LETTER : How to find a good trustee

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SMALLER charities do undoubtedly have trouble in finding suitable trustees but the reason is more likely to lie in their recruitment methods than in the lure of the quango shilling ("Charities suffer as trustees take quango shilling", Business, 28 May).

National Council for Voluntary Organisations research shows that the main reason why people become trustees is a commitment to the cause of the charity. Only 29 per cent even bother to reclaim expenses.

The pool of potential trustees is far from empty, as schemes such as Business on Board have demonstrated. But many people who would make excellent trustees do not get asked.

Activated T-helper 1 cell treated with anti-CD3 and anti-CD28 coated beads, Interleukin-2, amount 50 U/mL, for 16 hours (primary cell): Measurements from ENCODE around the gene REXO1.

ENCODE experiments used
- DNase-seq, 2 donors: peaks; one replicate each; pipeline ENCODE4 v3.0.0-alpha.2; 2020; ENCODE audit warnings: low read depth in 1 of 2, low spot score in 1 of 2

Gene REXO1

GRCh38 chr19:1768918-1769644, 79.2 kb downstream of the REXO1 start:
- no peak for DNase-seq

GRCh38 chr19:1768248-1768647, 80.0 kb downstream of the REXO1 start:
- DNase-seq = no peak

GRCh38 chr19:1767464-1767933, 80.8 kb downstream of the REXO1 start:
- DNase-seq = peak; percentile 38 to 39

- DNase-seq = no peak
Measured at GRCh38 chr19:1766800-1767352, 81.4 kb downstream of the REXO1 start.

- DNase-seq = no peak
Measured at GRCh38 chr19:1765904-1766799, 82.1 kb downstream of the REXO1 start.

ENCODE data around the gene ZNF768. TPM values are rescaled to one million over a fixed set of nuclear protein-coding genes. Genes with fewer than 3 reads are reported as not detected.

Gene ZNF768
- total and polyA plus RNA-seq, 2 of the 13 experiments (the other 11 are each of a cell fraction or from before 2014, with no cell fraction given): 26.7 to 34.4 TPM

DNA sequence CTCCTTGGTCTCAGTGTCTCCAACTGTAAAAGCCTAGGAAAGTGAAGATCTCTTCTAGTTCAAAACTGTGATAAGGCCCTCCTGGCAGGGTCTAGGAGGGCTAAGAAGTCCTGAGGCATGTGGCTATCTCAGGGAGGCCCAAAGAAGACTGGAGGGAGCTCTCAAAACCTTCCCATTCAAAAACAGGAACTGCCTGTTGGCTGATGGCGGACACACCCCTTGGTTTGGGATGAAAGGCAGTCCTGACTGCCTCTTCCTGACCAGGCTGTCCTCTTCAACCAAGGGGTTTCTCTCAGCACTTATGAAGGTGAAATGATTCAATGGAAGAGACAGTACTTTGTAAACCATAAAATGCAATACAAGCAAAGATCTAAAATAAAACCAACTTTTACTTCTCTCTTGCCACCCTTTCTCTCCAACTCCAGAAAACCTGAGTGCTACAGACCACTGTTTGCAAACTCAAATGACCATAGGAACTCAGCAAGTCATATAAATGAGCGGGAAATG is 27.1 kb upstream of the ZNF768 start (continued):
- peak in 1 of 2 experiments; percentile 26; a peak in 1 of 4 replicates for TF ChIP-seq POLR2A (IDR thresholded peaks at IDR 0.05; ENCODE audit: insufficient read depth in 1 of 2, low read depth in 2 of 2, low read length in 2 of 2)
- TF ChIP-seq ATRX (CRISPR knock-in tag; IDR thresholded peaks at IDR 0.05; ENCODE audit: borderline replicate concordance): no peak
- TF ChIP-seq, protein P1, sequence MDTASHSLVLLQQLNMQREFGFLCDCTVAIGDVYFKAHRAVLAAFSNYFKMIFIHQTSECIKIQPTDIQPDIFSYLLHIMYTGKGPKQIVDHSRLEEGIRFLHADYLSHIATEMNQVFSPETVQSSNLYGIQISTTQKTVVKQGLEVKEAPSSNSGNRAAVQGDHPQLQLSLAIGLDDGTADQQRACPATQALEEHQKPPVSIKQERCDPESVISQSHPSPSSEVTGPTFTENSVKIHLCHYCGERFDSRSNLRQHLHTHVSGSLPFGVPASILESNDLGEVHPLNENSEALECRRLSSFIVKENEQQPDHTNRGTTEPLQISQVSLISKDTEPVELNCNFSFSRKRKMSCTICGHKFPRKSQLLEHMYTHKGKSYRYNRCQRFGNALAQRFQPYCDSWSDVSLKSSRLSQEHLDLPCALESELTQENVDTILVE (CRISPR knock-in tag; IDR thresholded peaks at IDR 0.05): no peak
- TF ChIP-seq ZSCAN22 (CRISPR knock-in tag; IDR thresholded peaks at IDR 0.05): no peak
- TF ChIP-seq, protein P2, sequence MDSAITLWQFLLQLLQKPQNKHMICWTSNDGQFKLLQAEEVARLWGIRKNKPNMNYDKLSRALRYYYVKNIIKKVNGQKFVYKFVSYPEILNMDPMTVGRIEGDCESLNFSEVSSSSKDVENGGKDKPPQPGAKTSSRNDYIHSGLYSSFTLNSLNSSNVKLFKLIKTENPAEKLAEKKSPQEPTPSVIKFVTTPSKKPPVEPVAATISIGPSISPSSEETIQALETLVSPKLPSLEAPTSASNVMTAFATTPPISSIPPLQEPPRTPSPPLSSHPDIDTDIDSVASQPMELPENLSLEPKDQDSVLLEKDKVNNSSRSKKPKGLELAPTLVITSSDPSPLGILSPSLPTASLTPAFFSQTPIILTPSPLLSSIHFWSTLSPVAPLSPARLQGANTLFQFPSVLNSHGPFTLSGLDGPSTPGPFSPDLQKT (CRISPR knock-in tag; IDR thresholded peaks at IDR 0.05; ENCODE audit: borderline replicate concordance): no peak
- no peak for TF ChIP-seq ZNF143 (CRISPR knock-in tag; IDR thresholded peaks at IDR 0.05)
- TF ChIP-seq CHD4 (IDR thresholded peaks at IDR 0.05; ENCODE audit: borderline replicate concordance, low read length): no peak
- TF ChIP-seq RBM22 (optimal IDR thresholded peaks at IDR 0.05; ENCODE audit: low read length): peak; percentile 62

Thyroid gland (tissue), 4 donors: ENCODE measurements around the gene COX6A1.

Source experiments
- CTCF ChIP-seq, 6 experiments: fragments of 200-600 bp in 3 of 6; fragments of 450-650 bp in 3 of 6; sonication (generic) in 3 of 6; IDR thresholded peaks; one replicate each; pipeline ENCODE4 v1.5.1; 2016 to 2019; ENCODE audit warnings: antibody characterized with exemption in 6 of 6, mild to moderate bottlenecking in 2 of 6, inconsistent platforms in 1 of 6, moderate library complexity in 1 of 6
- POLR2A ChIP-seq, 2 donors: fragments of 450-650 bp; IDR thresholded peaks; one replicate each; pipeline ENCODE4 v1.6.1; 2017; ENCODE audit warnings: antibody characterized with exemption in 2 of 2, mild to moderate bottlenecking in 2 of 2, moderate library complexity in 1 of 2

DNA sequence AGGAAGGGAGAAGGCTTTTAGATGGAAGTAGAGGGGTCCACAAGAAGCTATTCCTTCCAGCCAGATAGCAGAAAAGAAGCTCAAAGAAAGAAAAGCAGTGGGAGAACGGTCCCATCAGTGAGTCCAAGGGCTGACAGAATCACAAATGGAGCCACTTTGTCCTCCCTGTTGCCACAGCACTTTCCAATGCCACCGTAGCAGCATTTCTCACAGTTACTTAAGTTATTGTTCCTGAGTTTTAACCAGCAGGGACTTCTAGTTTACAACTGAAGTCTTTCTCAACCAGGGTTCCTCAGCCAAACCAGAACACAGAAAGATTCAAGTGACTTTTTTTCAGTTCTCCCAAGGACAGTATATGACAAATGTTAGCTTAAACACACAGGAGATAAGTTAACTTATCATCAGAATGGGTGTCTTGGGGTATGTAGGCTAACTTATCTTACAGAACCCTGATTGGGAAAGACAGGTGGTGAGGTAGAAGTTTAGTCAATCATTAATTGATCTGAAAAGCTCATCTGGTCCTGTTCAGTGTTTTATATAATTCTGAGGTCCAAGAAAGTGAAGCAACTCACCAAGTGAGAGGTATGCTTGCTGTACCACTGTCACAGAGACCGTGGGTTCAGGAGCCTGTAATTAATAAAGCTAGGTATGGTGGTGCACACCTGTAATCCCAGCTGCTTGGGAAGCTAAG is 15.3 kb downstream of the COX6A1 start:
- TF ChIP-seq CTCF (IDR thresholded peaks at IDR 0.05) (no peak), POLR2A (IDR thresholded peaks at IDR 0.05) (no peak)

Most charities limit their research for new trustees to their members or the contacts of the existing trustees and staff. Those who have cast their net more widely, for example by advertising trustee vacancies or using one of the trustee registers, have been pleased by the response.

Charities must also pay more attention to supporting their trustees. The NCVO research showed that only a third of new trustees were offered any form of training, so it is hardly surprising that "the trustees have no great understanding of the affairs of the charity".

Kate Kirkland

Director of Charities Group

BDO Stoy Hayward

London W1